Facing up to transitions in HE

Great Learning and Teaching Conference at Brighton yesterday.

Excellent keynotes from Sally Brown and Phil Race, always pertinent, funny but also bringing a lifetime’s, well two lifetimes’, work to bear on the problems of the foggy terrain of September 2012 for universities.

Because I am currently focussed on preparing an e-assessment project with colleagues Alison Bone and Stephanos Avakian, Phil Race’s focus on assessment – pulling together all the great and simple lessons of past research on quality assessment practice was stimulating. Yes we do try really hard already, and we are innovating – using online review and peer review and self review increasingly, but we still need people like this to convince us it is worth the effort of changing long-held traditional assessment practices. Phil’s website is a treasure-store of useful material on student learning and assessment. His contention at the Brighton conference was that HE assessment was “broken”, and by the end of his session even the doubters were in agreement. Heavy staff assessment workloads and continuing poor achievement in NSS surveys should be convincing us by now to do this better. And if we do assessment better, we get potential for better learning because assessment drives learning.

I foresee a summer of assessment design ahead.

Sally Brown also gave us lots of food for thought. For me, designing a new UG honours course with colleagues this summer, it couldn’t have come at a better time. Her emphasis on continuing introduction over at least the first six weeks was exactly what we were planning – in fact the first semester for this course will be a journey into learning as a professional, rather than what you need to know as a student. And her stress on the need to view the course as a whole rather than a series of unrelated modules more geared to academic┬áreputation than student experience was really well made. Our new BSc Business with Enterprise has a Problem Based Learning ethos, fairly strictly interpreted, which means the course is conceived not as a collection of modules but as a cumulative experience of collaborative learning from start to finish. By the end, learners will be skilled professional learners as well as entrepreneurs capable of leading projects and businesses. We cannot achieve this without a focus from the beginning and throughout all parts of the course on self-directed learning and the development of evaluative, analytical and creative as well as critical thinking practice. So thanks for the encouragement Sally and Phil.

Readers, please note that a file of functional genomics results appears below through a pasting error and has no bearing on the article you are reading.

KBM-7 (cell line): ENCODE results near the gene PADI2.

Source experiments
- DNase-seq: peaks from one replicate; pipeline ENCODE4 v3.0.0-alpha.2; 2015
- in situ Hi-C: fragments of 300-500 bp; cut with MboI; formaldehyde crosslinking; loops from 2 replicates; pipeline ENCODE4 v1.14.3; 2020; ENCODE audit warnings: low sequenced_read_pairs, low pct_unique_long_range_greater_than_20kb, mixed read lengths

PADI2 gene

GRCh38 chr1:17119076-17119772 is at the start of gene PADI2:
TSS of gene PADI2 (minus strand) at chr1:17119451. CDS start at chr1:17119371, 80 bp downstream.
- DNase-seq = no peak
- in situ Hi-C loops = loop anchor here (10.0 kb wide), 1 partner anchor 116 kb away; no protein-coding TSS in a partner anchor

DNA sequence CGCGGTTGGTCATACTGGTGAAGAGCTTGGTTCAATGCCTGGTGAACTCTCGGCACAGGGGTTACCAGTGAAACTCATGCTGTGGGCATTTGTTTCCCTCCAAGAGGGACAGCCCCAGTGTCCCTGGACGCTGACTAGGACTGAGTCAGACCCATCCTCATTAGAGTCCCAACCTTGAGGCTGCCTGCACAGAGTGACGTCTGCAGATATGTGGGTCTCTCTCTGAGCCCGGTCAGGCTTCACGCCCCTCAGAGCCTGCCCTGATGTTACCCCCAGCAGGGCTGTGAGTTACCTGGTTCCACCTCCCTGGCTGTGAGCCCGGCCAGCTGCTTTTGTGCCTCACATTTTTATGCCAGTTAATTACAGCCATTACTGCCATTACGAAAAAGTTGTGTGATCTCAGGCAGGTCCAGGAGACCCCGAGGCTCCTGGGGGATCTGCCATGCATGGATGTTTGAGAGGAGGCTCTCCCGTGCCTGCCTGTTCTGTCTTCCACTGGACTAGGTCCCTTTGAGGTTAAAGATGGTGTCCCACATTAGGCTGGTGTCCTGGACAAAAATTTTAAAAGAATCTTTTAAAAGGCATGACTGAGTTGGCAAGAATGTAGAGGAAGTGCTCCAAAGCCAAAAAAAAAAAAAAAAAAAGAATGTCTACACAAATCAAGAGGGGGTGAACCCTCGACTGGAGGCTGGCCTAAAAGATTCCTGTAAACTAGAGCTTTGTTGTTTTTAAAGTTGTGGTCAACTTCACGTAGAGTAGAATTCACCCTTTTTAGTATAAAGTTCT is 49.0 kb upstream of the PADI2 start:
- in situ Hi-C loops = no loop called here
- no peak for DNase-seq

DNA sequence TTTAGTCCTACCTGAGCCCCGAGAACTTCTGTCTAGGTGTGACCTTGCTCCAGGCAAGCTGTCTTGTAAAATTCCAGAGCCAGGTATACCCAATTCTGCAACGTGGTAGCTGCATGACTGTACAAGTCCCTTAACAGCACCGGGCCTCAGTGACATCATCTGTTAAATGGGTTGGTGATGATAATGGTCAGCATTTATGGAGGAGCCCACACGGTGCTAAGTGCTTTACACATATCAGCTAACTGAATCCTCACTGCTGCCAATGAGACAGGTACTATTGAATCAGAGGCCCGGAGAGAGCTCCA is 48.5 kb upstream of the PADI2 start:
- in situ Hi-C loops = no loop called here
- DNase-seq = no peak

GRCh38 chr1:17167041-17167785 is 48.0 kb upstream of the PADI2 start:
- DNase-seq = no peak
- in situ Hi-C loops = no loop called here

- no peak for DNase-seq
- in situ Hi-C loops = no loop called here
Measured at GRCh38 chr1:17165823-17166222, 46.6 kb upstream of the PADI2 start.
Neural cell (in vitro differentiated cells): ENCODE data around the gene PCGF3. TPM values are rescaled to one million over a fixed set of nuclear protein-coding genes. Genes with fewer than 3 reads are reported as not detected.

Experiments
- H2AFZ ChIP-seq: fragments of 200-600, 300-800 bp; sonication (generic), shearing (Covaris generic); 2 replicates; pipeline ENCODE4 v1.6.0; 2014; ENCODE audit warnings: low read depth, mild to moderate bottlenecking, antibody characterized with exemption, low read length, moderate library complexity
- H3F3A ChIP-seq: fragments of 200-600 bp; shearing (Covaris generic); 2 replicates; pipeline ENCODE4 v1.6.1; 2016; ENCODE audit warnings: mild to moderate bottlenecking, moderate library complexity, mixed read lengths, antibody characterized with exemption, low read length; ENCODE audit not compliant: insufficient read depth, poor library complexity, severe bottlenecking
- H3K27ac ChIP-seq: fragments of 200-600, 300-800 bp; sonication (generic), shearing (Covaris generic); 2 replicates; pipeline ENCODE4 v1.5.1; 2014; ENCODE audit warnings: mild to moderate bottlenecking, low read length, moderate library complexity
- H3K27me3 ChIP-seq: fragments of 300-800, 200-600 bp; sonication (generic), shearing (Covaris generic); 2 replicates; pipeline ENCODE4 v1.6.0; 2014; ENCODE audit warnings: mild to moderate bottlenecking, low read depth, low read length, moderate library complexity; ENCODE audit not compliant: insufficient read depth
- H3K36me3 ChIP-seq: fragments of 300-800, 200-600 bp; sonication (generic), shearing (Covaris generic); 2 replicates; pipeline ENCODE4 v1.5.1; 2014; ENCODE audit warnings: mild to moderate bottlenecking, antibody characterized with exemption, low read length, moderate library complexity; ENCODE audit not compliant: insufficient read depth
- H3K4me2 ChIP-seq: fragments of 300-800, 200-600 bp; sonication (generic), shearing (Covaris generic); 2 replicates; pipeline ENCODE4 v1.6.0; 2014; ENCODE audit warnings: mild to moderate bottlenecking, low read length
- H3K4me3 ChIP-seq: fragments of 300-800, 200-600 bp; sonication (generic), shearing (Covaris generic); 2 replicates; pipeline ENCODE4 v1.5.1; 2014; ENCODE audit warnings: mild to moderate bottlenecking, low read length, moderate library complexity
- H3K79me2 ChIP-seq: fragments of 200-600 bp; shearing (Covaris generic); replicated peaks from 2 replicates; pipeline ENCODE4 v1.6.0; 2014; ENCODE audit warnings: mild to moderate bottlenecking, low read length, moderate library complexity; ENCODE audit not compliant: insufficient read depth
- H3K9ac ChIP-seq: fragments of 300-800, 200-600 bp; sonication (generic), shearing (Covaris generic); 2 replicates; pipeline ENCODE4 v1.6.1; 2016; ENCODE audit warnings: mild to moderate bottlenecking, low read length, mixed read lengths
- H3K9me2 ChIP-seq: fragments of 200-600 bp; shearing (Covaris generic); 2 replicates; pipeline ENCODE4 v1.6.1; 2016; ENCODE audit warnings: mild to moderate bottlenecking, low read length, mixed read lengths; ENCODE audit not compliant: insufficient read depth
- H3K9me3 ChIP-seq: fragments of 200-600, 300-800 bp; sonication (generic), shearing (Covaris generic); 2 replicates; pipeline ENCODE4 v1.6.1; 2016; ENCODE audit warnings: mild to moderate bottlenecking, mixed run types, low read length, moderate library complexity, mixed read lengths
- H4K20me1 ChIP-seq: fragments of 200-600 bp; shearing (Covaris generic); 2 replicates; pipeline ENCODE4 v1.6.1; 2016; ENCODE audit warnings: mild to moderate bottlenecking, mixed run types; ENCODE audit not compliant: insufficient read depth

Meanwhile, other highlights for me from the conference included learning about the Cloudbank app from Lyn Pemberton and Marcus Winter – lots of potential there for learning applications – including an idea Tracey Taylor and I had involving building a version, but perhaps more criteria based, to provide a mobile app for referencing.

And a lovely session from Kate Williamson on her findings when she talked to Education ITE students about their experiences of research supervision. The responses were so encouraging, it really did seem like a great idea to find a way to bring the one-to-one relationship of supervisor and student into first and second year as well as third. And that can be done with shorter projects and scaffolding, plus possibly the introduction of some group supervision and e-supervision. The point is attention to the student and the encouraging of the student to believe in their own work and their own ideas. That is best delivered one to one, and ideally face to face. In my early customer service training days, this was called “kissing the sleeping princess” – meaning a personal “stroke” which delivers the one thing we crave – attention to us as respected individuals.

My heroes in learning and teaching: Tom Bourner, Phil Race and Sally Brown